Monday, 28 November 2016

Borders waste treatment fiasco: 'post mortem' (part one)

EWAN LAMB reports

Two heavily censored documents containing the findings of separate "lessons learnt" workshops during and after Scottish Borders Council's disastrous £80 million waste treatment contract with penniless New Earth Solutions Group have been released in response to a Freedom of Information request.

The local authority attempted to keep the damaging material under wraps. But following a ruling by the Scottish Information Commissioner six weeks ago, SBC has provided redacted copies of the requested reports.

Generous applications of black ink to obliterate entire passages and even parts of sentences make the reports from 2011 and 2015 difficult to comprehend. But there is enough evidence in the untouched sections to show a catalogue of issues during the six-year duration of the ill-fated and costly relationship between council and contractor.

In part one of our coverage of the reports we will deal with the September 27th 2011 workshop which tackled "lessons learnt" from the procurement of the never-to-be-built £21 million waste treatment project at Easter Langlee, Galashiels. The non-project was to cost Borders taxpayers £2.4 million, a sum written off in cavalier fashion as the second part of the story will show.

The identities of those officers who participated in the workshops have been kept secret so all contributions to the debate are from anonymous individuals.

For example, at the beginning of the 2011 document "(black square to hide name) highlighted that lessons learnt can be positive and the officers who were involved in other large projects brought good experience to the project". Another speaker agreed there had been a positive change when officers were brought into the project. Readers can only speculate as to the role of officials prior to their involvement.

In an apparently worrying revelation we are told: "The group agreed that one of the main problems at the start seemed to be that the project board consisted wholly of external agency staff and due to the level of seniority of the membership (Acting Director of Technical Services, Acting Head of Environment) it was difficult to challenge the decision making process".

Yet at the end of the day these 'outsiders' had picked up hundreds of thousands of pounds in fees - paid for by local council taxpayers - and even though the project was a complete failure they presumably knew what they were doing.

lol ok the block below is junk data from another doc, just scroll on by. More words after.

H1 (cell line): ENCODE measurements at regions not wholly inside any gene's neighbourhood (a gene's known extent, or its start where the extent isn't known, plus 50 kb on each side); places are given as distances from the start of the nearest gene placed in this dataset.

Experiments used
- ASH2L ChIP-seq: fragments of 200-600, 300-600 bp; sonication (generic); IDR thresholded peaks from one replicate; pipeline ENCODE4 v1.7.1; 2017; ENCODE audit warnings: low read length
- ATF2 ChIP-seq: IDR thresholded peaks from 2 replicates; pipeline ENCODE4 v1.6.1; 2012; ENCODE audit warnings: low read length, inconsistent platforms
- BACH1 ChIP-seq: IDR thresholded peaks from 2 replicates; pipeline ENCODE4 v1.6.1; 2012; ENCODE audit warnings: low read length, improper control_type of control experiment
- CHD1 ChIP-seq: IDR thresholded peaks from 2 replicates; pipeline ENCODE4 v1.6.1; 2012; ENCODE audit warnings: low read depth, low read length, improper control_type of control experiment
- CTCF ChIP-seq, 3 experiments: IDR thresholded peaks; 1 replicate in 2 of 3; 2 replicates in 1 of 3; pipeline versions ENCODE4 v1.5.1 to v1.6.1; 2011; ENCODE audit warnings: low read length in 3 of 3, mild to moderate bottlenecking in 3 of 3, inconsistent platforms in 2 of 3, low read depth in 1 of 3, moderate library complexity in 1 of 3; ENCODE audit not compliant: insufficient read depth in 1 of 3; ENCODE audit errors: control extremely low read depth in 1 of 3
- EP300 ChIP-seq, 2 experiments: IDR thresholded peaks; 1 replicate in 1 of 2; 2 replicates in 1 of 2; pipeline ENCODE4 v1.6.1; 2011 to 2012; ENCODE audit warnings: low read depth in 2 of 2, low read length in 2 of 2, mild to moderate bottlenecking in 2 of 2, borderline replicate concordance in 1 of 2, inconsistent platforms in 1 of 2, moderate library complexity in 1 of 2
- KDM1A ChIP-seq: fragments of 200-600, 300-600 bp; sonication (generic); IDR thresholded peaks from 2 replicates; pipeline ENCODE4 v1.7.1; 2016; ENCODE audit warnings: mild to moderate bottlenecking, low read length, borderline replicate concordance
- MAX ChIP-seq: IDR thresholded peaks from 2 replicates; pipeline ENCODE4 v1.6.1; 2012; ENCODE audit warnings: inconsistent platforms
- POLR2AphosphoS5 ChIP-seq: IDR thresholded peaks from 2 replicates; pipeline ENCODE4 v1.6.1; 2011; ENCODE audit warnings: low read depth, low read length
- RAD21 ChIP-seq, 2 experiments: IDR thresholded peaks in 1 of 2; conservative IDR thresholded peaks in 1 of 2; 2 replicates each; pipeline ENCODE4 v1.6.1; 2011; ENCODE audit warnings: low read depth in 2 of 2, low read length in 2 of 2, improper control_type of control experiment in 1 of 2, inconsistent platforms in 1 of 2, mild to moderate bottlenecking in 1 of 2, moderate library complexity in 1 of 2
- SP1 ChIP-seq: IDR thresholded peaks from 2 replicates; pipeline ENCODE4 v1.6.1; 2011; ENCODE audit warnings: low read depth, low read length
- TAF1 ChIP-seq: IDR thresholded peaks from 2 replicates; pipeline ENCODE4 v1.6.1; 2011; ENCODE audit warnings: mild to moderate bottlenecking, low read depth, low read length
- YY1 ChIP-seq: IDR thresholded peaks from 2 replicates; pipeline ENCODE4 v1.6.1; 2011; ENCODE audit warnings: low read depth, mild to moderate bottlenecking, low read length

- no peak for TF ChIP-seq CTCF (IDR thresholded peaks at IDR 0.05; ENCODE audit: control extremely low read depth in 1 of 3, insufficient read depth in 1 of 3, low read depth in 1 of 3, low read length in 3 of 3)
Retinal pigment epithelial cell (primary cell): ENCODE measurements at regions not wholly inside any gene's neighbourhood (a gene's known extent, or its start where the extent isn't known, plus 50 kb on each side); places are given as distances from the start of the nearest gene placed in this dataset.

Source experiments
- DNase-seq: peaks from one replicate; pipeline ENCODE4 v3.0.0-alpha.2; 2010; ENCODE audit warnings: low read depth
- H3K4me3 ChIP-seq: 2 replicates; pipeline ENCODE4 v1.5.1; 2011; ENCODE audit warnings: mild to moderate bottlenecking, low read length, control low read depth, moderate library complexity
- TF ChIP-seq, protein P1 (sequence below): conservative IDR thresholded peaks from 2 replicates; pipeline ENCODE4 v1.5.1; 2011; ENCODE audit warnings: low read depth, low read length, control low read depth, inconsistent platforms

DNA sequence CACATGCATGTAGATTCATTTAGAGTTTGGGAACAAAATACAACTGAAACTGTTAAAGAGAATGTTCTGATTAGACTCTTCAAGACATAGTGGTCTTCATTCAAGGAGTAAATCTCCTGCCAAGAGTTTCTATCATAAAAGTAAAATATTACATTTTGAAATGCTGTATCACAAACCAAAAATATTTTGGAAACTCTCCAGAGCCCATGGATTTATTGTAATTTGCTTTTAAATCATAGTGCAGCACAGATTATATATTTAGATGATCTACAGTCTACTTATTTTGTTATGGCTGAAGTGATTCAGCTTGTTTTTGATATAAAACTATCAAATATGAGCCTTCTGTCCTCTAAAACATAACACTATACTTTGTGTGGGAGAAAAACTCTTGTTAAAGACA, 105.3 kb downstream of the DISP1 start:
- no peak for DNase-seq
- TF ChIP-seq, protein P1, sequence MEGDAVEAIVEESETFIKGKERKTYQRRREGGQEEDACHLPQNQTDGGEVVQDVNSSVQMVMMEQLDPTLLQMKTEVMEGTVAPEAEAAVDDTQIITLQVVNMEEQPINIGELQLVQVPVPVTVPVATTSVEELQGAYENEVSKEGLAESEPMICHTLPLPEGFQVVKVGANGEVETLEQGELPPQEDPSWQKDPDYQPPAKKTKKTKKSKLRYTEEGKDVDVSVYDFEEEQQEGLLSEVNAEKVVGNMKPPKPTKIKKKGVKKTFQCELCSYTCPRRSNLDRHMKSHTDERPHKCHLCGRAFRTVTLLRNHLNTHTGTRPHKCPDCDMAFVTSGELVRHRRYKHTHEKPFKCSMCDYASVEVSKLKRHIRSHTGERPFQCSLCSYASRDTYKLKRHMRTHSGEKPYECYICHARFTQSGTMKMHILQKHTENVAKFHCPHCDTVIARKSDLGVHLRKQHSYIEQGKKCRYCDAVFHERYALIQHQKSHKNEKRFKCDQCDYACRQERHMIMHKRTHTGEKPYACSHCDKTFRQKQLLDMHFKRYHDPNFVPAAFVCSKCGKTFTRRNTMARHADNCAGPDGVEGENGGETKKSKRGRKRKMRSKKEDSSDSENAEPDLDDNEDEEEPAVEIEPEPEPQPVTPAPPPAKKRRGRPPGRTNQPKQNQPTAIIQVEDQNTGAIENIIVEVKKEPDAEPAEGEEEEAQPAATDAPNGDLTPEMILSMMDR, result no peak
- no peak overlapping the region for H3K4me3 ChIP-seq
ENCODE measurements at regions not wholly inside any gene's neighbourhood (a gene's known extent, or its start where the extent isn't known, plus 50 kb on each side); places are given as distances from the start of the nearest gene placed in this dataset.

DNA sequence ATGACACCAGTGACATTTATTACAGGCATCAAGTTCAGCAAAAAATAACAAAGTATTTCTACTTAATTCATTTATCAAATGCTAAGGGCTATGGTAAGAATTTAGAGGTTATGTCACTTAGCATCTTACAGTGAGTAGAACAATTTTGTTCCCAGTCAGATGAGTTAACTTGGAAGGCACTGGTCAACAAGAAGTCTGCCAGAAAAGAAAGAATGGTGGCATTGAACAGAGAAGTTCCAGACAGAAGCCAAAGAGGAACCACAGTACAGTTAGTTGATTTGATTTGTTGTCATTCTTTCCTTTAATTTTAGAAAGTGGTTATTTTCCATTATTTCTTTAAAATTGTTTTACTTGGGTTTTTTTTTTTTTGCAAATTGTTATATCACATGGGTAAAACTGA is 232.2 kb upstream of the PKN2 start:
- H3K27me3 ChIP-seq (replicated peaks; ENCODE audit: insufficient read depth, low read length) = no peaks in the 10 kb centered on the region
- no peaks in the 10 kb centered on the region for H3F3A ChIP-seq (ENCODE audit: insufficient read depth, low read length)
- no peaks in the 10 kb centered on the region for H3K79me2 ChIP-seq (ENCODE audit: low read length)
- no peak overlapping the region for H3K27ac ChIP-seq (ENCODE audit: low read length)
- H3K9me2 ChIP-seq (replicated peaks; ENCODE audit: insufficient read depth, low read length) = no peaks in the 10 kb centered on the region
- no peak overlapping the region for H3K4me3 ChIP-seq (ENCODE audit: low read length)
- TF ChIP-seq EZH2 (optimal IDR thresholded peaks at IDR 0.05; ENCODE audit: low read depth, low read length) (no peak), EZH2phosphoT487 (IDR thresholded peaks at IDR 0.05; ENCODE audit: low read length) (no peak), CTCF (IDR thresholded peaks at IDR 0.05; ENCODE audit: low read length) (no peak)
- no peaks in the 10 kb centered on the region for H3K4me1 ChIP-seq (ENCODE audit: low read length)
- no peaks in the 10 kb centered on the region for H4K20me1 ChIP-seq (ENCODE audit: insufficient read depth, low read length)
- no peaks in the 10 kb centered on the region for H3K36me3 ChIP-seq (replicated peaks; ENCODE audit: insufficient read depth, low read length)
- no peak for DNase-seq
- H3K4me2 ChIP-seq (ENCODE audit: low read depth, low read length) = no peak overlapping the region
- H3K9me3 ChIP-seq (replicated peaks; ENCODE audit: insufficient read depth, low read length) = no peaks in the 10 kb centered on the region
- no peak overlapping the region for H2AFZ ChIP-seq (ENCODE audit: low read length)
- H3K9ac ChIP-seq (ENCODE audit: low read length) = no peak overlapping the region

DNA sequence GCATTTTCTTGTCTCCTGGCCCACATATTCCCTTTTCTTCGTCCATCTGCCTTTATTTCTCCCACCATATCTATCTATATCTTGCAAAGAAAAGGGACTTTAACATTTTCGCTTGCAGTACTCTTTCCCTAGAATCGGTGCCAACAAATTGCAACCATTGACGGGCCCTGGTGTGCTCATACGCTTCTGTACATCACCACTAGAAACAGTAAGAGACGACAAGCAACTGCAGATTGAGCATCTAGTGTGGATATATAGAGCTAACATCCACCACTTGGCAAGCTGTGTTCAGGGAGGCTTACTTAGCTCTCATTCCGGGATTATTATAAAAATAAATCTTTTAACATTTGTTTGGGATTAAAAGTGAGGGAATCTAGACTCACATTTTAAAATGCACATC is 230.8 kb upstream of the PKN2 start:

According to the 'post mortem' report this structure generated a number of issues:

*Lack of operational understanding of the council's needs.
*Conflict of interests.
*No project ownership.
*No responsibility for project consequences.
*Officers were kept at arms length and were not given...(rest of sentence redacted).

To the layman this probably sounds like a recipe for the disaster which developed over the lifetime of the contract as New Earth Solutions had neither the technology nor the funding to deliver the vital piece of Borders infrastructure.

A team member claimed there had been no consistence in the terms and conditions that the agency and consultants were commissioned under. The report adds: "As the frameworks are now in place, it will help overcome these issues, but importantly the appropriate informed officers need to write a robust brief to ensure the consultants deliver what you actually require

"-- indicated that it was important to get project support in place to free up the project manager to make better use of his time, unfortunately it took at least nine months for this to happen".

Then, another list of specific issues are laid out.

*No profiling of capital budget. Progress was not reported to the appropriate council committees.
*The PM (project manager) allowed consultants to write their own briefs.
*The consultant did not identify that a remediation strategy was required for the site. This was a risk that sat with the council.
*Bonus contract for consultants. There are other alternatives.
*No insurance expertise within the team, which was a crucial element when officers became involved.
*No realistic programme in place.
*No business case development.

Surely this damning evidence begs the question "Where were the Borders elected members who were supposed to be in charge of the project? Did any of them even bother to raise questions with consultants or officials? It seems they were content to take a back seat and abdicate responsibility.


How a Scottish Borders Council delegation was taken on an expensive two-day site visit to the WRONG "over positive"New Earth Solutions facility 110 miles from the plant they should have toured!

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